The Almost Heroic Octopus
Brantley was an overly optimistic octopus who worked at the post office in the postage sorting department. Brantley’s work production unquestionably stood out from the other clerks at the branch, as he could sort letters at ease to eight customers with a single swish of his tentacles. The downside of this situation was that the mail received by Brantley’s customers was often retrieved in a damp and often sopping state, which was prone to receive vigorous complaints and highly critical reviews. Brantley knew that as an organism that was traditionally bound to sea life that it was in his nature to carry a certain level of moisture that was rare in un-aquatic lifestyles. He knew it, he knew that he was naturally moist and that he could never truly be a perfect government employee, which was the one thing he sought to be.
Charles held a position of employment at the same post office. His situation was marked, however, by extreme external and internal differences. Firstly, Charles was not moist. Charles was rather dry, in his physical state and his emotional aptitude. He was an older man, probably around halfway through his life, who had a simple goal of getting through the day in pursuit of returning home to the same hot meal and primetime television he enjoyed every day. To label Charles as a bad worker would be in false pretenses, as he met all of the requirements set forth by upper management. He was often described as “average” in all aspects of assessment, and he wouldn’t wish to be described in any other way.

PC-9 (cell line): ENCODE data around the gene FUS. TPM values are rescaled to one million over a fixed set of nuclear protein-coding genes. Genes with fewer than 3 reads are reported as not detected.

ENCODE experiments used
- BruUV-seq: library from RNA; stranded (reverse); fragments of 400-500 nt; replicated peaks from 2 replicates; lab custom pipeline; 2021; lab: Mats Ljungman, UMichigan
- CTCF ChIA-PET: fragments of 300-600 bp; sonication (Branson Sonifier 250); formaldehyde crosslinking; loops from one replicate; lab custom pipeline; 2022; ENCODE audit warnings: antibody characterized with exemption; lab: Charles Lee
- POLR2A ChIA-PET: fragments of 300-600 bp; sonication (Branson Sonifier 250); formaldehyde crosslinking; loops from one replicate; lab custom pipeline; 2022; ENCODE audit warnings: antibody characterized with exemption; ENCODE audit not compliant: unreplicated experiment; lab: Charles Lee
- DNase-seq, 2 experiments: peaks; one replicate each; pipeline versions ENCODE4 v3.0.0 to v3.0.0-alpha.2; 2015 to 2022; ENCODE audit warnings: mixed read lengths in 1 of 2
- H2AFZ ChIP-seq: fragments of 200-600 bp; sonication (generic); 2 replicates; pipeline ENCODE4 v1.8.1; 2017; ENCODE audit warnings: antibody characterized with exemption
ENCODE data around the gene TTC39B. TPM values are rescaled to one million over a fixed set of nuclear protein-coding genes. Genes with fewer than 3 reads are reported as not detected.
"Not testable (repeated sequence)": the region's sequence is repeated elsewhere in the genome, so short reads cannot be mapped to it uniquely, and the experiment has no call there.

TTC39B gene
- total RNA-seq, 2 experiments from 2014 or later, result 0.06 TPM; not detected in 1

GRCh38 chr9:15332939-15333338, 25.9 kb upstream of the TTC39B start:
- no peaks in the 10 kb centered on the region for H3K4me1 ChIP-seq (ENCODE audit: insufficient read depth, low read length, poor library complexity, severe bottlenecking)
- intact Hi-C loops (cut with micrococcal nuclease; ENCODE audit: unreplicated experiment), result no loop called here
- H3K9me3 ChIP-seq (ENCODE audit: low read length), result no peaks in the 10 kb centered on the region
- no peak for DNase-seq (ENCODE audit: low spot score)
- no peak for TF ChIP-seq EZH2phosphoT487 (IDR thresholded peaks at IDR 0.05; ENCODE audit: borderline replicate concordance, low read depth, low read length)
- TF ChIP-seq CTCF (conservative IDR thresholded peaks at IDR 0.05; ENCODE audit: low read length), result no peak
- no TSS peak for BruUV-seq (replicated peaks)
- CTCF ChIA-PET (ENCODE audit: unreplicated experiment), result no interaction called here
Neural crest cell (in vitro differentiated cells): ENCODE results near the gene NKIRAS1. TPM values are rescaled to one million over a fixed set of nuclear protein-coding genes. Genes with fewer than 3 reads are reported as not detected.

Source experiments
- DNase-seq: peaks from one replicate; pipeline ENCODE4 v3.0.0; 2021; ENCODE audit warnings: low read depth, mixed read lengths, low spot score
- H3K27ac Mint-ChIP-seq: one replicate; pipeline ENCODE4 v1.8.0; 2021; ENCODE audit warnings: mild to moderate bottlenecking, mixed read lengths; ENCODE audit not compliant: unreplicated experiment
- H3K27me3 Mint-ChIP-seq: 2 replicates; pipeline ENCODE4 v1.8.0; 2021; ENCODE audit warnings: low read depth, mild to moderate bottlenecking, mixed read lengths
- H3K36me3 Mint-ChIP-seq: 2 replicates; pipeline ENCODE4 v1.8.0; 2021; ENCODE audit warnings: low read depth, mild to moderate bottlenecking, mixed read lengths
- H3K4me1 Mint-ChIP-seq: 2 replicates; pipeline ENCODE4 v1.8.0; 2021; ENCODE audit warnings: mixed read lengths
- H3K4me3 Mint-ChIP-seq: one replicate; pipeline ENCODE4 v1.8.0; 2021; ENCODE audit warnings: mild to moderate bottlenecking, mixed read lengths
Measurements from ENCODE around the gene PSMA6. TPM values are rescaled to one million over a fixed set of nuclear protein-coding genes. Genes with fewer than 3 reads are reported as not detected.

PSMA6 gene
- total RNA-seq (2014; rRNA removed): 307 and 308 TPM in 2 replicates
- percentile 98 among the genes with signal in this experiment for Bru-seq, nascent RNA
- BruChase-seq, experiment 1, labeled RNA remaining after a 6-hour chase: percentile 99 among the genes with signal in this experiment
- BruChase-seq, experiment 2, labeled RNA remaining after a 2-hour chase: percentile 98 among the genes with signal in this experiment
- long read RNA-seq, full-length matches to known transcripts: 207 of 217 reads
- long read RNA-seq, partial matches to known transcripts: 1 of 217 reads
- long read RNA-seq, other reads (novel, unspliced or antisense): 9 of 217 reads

It would be natural for these two low level government employees from different departments to view each other with emotional indifference. That, however, was not the case. Charles and Brantley were the first employees to enthusiastically greet in the morning and always closed with a courteous adieu at five PM. In between the routine niceties exchanged throughout the day, the pair tried to coordinate their lunch breaks for a passionate conversation of comic book heroes, a shared hobby of them both. They discussed potential victors of villain and super hero match-ups and debated the strengths and weaknesses of the few brands. Their favorite topic to fantasize about was how different their lives would be if they themselves had super powers.